Papa Company 189: Week 03 Journal

International Maritime Signal Flag Papa

International Maritime Signal Flag Papa

Week 03 has come to an end for PAPA-189. Through the blood, sweat, and tears we are proud to have made it this far with such tough Company Commanders but most of us are grateful for them. We never suspected Coast Guard Boot Camp would be this hard but we knew it would be a challenge that we would have to overcome. Besides who would be proud of something that was easy to obtain? Bragging rights are earned through hard work and dedication which we know is the main reason Chief Duncan has been pushing us so hard. We were informed not too long ago about “Master Chief Berry’s Physical Fitness Test.” It’s an extremely vigorous challenge that not many companies have earned in the past which is why it’s such a prestigious award and so sought after by all the Company Commanders. If our company passes the test as a whole we can parade the ribbon around the regiment on our banner (and have lots of bragging rights of course). We are losing more shipmates to reversion at a faster rate just like our Company Commanders foreshadowed in earlier weeks of training but we are coming together as a team and things are starting to smooth out. We’re louder than we were beforehand even when we’ve lost about 10 recruits estimated. This week we’ve hit some milestones like using these wetsuits known as “Mustangs”. Mustangs are used by mostly all Coast Guardsmen. When you enter the water with the mustangs some water gets into the suit and is heated up by your body heat keeping you warm. The suits also keep you afloat, they’re perfect for life-saving situations and we were taught exactly how to use them by the Cape May swimming instructors. As for the academic classes PAPA-189 is having a tough time staying awake in class due to the night watch that just started. Each recruit has a schedule for when he/she is supposed to maintain a perimeter around the regiment. Each watch is about 2 hours long after bedtime (as if we didn’t get enough sleep as it is) but that’s reality. It’s what we will have to do in the fleet and we need to train before we take on the real deal and actually have our shipmate’s lives in our hands. All-in-all we are all excited and eager as a company to work out the kinks and better ourselves for the last half of our training here at Cape May.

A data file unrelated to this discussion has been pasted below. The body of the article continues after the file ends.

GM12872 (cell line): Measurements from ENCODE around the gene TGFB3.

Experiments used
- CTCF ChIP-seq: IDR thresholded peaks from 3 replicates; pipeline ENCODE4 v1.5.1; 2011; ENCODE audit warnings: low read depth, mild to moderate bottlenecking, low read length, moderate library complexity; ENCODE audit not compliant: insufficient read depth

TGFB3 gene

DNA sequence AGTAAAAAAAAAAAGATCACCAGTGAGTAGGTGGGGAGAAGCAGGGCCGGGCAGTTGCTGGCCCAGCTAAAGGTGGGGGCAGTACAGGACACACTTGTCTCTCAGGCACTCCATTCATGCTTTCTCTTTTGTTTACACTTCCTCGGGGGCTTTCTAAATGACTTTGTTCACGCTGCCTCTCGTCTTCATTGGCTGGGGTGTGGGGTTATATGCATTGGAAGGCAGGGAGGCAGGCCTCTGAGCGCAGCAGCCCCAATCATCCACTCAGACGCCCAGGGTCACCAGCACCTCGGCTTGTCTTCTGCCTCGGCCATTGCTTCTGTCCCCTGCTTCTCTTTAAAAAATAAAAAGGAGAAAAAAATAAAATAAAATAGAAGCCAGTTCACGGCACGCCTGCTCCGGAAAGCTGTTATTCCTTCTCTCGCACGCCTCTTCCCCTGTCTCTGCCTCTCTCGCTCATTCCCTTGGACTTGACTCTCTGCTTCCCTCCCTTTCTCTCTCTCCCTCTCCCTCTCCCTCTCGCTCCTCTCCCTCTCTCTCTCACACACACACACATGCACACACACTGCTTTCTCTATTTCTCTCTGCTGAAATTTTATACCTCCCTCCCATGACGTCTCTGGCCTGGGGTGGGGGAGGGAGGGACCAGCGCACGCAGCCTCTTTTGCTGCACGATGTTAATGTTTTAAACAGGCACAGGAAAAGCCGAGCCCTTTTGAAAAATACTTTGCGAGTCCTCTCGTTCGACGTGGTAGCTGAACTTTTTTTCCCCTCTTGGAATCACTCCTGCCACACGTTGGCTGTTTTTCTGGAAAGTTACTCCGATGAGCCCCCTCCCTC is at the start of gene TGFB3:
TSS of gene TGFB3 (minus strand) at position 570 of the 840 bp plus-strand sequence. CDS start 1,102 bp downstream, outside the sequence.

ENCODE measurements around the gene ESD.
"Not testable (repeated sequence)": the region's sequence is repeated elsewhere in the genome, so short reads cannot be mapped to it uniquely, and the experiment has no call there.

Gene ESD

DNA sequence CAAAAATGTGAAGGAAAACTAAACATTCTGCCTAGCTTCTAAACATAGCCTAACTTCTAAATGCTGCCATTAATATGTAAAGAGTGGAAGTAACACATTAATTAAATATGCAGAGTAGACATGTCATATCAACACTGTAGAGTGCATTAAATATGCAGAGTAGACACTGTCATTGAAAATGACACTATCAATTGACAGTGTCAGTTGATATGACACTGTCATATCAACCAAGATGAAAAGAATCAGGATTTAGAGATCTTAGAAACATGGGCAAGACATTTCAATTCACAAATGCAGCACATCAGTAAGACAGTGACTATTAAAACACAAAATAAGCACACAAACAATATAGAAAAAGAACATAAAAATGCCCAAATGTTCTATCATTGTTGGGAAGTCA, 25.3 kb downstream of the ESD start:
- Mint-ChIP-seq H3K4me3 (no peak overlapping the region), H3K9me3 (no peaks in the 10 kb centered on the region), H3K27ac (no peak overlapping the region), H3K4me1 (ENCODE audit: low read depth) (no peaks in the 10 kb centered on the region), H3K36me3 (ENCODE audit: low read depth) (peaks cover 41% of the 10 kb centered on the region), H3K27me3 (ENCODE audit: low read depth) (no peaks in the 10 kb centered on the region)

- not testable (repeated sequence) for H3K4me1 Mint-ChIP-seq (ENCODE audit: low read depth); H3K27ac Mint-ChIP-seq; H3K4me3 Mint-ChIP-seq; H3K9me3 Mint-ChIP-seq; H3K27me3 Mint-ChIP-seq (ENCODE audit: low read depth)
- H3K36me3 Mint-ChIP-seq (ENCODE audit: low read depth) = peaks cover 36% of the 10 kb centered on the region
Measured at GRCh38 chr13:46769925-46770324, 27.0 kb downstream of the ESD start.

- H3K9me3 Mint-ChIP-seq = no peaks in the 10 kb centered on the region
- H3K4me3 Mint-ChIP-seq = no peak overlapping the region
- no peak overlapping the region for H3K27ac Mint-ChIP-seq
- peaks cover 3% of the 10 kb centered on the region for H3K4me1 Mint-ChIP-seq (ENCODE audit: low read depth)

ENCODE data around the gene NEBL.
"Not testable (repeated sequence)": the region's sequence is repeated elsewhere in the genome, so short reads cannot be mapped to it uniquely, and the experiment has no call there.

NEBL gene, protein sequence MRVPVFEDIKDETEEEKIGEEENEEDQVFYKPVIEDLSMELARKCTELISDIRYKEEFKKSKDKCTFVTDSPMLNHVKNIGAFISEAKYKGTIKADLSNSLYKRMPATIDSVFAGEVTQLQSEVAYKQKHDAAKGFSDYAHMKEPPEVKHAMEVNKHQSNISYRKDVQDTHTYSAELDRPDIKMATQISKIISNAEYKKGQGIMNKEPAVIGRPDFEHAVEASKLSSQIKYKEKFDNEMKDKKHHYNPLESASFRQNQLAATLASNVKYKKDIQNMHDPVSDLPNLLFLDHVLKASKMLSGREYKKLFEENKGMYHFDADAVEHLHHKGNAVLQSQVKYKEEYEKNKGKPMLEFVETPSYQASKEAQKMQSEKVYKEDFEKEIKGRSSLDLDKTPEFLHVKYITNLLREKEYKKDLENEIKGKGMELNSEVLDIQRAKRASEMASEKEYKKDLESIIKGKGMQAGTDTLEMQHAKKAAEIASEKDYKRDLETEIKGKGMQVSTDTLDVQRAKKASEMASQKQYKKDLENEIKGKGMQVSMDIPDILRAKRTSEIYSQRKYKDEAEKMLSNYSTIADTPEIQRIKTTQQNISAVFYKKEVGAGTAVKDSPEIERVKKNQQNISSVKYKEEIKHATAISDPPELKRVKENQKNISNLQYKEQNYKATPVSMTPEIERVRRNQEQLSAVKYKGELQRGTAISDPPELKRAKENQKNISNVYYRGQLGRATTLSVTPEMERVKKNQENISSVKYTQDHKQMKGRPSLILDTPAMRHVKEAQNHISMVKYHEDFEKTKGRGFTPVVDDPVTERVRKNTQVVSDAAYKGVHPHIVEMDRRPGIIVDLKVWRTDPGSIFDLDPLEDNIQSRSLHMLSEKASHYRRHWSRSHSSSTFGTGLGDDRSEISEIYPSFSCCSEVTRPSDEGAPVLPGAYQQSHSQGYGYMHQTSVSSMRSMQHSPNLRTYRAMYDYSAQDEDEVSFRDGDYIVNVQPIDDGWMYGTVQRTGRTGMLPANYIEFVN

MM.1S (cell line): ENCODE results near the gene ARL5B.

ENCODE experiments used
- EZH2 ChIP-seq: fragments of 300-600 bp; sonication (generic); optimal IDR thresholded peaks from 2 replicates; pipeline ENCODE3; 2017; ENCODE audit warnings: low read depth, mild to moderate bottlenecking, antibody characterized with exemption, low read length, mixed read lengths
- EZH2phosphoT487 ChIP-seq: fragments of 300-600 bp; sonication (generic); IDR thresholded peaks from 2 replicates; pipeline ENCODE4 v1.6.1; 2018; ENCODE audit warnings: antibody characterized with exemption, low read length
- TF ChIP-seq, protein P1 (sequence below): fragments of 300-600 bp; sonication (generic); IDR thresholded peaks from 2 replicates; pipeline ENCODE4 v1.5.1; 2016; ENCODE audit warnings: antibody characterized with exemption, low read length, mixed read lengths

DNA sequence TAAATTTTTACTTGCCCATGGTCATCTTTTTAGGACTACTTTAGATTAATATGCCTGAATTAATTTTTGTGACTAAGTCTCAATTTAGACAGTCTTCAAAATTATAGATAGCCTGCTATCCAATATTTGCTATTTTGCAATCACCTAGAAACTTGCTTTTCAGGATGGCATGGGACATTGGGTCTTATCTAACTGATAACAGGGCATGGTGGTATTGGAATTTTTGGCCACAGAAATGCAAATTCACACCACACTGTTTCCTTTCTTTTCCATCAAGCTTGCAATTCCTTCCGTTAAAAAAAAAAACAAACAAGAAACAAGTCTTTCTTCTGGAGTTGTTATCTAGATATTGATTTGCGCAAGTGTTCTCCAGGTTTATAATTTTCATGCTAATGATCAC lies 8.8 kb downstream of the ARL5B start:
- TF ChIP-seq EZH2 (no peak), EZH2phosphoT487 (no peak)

Editor’s Note: This blog post was written by a recruit currently involved in Coast Guard basic training. The thoughts and opinions expressed in this Journal do not necessarily reflect those of Training Center Cape May, the U.S. Coast Guard or the federal government and are the sole opinion of the author. Recruit Journals are written by personnel in a high-stress environment with little time, so please excuse grammar and punctuation in the above article. The staff at Training Center Cape May do not edit the journals in any way, so as to ensure authenticity of the content and messages.

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